Industrial Chemistry: For Advanced Students - Mark A. Benvenuto 2015


3.1 Method of production

There have been several methods for the production of butyraldehyde in the past (also known as butanal), including the dehydrogenation of butanol, but the dominant one today is propylene hydroformylation, often called the Oxo Process, as shown in Figure 3.1.


Fig. 3.1: Butyraldehyde production.

As mentioned in Chapter 2, carbon monoxide can be produced by the addition of carbon dioxide to carbon. Propylene is refined from the lighter fractions of crude oil. Hydrogen gas is often obtained by hydrocarbon stripping methane or other light hydrocarbons.

3.2 Volume of production annually

Each year, roughly 6 billion kilograms of butyraldehyde are produced. This figure has not changed appreciably in the past 5 years. All is consumed in further reactions, and little is sold as an end product. Because the material can be dangerous upon coming in contact with unprotected personnel, personal and environmental safety precautions are always taken, and almost all butyraldehyde is used at the site where it is generated.

3.3 Uses

Butyraldehyde has a wide profile of uses, akin to many of the large commodity chemicals produced across the world. The production of butanol and the production of 2-ethylhexanol for later use in the manufacture of phthalates are the two biggest uses, while niche uses incorporate everything from plastics components to solvent. While usage profiles from different companies will differ based on their customers, a recent profile from Dow Chemical Company appears in Figure 3.2 (Dow, 2013). Here we outline the uses of butyraldehyde in making these four products. Other uses are much smaller and are not listed here.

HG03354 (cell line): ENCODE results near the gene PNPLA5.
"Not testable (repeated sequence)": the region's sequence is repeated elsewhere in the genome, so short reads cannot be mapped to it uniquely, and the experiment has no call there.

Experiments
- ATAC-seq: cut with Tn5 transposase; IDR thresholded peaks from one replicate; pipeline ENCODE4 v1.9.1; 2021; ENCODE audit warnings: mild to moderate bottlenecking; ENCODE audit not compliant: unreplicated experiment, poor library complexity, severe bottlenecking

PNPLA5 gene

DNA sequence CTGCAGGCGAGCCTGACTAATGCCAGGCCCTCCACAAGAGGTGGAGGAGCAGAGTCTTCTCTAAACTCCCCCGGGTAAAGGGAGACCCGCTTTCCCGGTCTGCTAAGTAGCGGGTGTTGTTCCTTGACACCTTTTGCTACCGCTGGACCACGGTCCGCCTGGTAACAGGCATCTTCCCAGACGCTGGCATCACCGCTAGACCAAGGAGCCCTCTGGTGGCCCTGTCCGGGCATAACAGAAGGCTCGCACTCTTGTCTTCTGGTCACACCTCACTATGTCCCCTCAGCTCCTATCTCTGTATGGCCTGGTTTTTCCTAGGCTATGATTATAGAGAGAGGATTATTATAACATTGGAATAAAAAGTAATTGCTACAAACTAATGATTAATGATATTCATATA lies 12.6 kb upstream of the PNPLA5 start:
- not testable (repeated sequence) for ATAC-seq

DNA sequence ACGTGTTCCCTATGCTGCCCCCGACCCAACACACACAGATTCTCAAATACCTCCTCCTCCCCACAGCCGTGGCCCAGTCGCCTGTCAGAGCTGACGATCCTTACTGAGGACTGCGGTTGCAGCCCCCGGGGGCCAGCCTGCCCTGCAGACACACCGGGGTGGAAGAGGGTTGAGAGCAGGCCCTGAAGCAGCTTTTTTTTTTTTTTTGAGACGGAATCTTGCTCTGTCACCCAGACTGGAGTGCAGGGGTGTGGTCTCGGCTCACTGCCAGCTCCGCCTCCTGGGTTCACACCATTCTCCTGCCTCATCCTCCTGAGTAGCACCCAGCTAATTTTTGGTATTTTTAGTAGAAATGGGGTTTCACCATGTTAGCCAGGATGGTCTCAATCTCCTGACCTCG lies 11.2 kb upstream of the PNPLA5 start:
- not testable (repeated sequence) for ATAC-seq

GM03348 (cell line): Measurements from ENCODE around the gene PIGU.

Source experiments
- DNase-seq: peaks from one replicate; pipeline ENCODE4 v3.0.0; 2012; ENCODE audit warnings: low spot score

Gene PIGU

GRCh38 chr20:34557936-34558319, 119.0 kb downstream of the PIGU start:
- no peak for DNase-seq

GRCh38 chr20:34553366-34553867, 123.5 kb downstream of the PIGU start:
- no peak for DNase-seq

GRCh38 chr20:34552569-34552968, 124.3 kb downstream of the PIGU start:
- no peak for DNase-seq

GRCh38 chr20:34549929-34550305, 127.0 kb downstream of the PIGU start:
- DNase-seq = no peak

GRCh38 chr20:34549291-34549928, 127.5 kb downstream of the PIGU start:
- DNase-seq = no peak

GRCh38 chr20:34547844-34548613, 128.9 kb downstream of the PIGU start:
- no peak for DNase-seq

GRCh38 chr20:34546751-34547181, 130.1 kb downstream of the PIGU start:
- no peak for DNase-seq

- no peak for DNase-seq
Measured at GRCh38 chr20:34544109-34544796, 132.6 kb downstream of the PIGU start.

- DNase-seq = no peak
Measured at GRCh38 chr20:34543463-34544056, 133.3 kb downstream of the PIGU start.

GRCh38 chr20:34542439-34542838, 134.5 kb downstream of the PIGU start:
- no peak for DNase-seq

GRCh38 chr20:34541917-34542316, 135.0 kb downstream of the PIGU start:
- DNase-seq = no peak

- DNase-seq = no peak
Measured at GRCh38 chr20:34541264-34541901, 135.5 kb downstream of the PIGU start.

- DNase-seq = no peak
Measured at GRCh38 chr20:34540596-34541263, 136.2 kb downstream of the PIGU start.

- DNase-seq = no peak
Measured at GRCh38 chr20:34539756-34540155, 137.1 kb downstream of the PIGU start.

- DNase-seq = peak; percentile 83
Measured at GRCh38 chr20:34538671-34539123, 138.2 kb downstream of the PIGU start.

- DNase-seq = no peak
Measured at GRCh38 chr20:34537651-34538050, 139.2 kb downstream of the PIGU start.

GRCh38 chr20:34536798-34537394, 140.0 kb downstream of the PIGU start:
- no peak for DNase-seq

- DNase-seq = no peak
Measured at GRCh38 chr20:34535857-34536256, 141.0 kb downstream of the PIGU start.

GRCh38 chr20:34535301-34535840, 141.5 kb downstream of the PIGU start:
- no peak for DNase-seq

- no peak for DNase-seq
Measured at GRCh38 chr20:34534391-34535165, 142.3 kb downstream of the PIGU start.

3.3.1 n-Butanol, production and uses

While an older method for the production of butyraldehyde began with n-butanol as a feedstock, today the reverse production is the case. Butyraldehyde is hydrogenated to form the alcohol (Dow, 2013). This will be discussed in more detail in Chapter 6.


Fig. 3.2: Uses of butyraldehyde.

3.3.2 Uses of 2-ethylhexanol

2-Ethylhexanol can be produced in more than one way, but production usually involves a two-step process. What is sometimes called the Aldox process was perfected by Exxon and Royal Dutch Shell. The reactions are illustrated in Figure 3.3.


Fig. 3.3: 2-Ethylhexanol production.

The single use for virtually all 2-ethylhexanol is the production of the plasticizer: bis-(2-ethylhexyl) phthalate (usually abbreviated DEHP), which is shown in Figure 3.4. Phthalic anhydride is reacted with two moles of the alcohol resulting in the di-ester product and two moles of water as a by-product.


Fig. 3.4: Production of DEHP.

Since the 2-ethylhexanol has a chiral center, DEHP is produced with two chiral centers, and is sold as a mixture of the three different possible isomers.

This phthalate is used extensively as a plasticizer in several polymeric materials, most notable polyvinyl chloride (PVC), making the resultant materials more pliable and less brittle. Depending on the desired or required properties of a material, DEHP can be mixed to more than 35% by weight of the final product. It has also found use in some consumer-care products, such as sunscreens and lotions (UV Natural, 2014).